In the comments section of the 'Are You Ready?' post last week, Bob the Vegan asked about how to get your scripts read, and is it possible to pitch with just a premise?
First, getting your script read. In the UK, you've got a few options.
British Film Institute
The dust has more or less settled since the UK Film Council folded into the BFI, and the new staff and strategy has been laid down. Check out their website for the full rundown.
Always looking for new writers, always open to submissions. However, check out their new submission guidelines. Whatever you do, don't complain, especially if they reject you. Be gracious and appreciative that they're willing to read your work. Keep trying.
Enter the good ones. It can cost a bit but usually not that much. Kaos British Screenwriting Competition and the Red Planet Prize (RPP) are two high profile ones that spring to mind. Competitions can be a bit of a lottery but some offer feedback so you get some vale for your money. Pick and choose the ones you think would be of genuine benefit to you.
Get an Agent
This part of the process is the easiest. Hold on, that didn't sound right. Oh yes, this part of the process is the hardest. There, that's better. Or worse. Still, agents take on new writers all the time. You just have to be good. Simples.
The Unsolicited Approach
The Writers & Artists' Yearbook lists a huge amount of production companies and usually mentions if they accept unsolicited material or not. But I'm going to let you in on a secret. Are you ready? EVERYBODY accepts unsolicited material, even if they say they don't. The trick is to make contact with the assistant, exec, co-ordinator, whoever, either via email or the phone (preferably phone) and convince them you're a lovely normal person who has a promising script to read. Show a bit of charm and hustle, and no door will be closed to you.
Attending film festivals, talks, seminars, etc. Stalking producers and execs at the bar. Getting to know fellow writers. Finding out about script editors. Putting your name out there. This makes you more agreeable and identifiable when you do the unsolicited approach, above.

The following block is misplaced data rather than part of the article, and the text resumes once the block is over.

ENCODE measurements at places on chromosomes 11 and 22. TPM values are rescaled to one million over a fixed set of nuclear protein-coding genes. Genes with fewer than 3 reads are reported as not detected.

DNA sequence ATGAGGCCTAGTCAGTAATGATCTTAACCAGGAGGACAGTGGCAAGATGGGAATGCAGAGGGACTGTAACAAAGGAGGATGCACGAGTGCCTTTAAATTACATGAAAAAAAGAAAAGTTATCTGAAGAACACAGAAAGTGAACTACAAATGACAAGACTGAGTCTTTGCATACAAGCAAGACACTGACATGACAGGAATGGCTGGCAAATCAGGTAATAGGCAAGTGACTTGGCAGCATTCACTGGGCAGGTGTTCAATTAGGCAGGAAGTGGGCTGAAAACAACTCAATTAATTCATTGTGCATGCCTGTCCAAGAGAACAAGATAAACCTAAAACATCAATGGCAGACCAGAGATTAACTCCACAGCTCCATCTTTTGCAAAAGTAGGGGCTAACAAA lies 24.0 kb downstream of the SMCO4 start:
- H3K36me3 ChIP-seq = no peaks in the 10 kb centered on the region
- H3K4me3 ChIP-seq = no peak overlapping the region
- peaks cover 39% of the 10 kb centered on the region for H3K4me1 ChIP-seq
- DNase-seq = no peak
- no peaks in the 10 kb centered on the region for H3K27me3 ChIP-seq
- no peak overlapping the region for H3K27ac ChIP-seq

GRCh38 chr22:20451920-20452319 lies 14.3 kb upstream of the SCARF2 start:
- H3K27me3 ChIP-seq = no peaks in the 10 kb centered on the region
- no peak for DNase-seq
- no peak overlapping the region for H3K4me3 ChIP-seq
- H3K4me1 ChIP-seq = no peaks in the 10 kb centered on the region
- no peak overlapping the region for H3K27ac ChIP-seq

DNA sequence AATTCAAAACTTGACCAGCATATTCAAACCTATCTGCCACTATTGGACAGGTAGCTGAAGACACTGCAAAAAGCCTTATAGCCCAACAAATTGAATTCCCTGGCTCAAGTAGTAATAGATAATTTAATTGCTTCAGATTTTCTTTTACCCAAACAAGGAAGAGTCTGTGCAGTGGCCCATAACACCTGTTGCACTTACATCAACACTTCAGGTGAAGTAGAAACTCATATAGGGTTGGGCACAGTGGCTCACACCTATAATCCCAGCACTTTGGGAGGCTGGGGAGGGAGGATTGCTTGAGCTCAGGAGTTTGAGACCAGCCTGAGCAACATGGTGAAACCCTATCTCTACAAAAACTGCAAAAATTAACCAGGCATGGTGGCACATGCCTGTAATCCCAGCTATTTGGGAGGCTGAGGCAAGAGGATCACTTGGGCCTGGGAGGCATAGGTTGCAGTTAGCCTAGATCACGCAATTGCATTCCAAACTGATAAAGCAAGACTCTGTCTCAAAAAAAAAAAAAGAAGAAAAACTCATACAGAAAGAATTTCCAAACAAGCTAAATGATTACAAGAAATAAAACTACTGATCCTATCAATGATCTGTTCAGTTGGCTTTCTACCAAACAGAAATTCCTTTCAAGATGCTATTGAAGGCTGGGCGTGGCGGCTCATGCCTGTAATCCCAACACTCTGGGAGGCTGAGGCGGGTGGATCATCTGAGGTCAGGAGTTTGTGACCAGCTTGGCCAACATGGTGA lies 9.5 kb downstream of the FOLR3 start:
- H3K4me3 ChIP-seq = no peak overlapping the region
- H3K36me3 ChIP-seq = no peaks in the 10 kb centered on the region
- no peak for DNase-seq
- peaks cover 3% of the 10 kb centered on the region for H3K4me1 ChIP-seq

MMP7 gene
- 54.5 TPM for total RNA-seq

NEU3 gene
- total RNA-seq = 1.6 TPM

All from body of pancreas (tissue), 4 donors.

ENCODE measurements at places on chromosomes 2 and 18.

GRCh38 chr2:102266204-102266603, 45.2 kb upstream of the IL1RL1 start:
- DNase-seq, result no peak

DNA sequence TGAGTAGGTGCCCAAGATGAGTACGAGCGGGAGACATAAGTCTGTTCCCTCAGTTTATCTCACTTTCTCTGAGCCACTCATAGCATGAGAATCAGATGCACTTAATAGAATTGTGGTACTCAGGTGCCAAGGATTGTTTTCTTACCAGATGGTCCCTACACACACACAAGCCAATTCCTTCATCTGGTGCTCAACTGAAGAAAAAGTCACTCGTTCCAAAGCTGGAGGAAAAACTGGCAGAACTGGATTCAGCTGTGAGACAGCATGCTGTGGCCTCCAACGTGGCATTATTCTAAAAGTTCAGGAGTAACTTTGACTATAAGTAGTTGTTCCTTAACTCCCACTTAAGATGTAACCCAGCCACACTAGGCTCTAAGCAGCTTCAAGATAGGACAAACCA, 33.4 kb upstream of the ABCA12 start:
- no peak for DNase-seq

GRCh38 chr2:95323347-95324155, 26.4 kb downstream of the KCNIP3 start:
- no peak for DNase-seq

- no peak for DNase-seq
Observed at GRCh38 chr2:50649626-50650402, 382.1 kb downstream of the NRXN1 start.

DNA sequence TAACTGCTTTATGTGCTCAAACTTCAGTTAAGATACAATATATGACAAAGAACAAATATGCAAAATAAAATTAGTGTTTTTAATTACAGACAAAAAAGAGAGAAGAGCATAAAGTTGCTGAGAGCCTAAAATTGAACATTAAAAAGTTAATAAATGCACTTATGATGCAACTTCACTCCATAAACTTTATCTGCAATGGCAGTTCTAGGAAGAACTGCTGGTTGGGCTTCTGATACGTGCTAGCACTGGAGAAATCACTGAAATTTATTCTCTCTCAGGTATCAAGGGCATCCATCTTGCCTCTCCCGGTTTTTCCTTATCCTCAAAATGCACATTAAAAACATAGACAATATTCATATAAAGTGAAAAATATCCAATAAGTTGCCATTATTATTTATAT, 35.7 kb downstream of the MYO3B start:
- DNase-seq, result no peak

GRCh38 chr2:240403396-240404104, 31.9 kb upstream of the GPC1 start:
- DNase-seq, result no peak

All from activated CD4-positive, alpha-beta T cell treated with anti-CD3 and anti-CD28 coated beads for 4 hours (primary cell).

A referral or recommendation to an agent or a producer about you and your work is a great boost. Recently, I referred Kevin Lehane to an exec I knew (because his scripts were good and he had worked so hard on my short film for free), and next minute, Kevin's in the trades, nabbing an agent and making sales. I hate him. I mean, isn't it great when the system works?
Now, is it possible to pitch with just a premise?
Ideally, yes. In practice, not so much. Producers/execs want to be hooked by your script with the premise alone. Most scripts don't have a concept that sounds instantly appealing. If you're trying to get money to write a script from just a pitch or one-pager, this is also generally a good thing. However, you need a spec script to back up the fact you have the talent to write your hot idea into a full screenplay. And anyway, most producers wouldn't commission a script from a pitch or one-pager. They'd get you to write an outline/treatment first, usually for peanuts. Literally. Type, monkey boy, type!
Seeing as you're here, why not check out Liquid Lunch, my 6x2min comedy web series. The 12-minute omnibus video is below!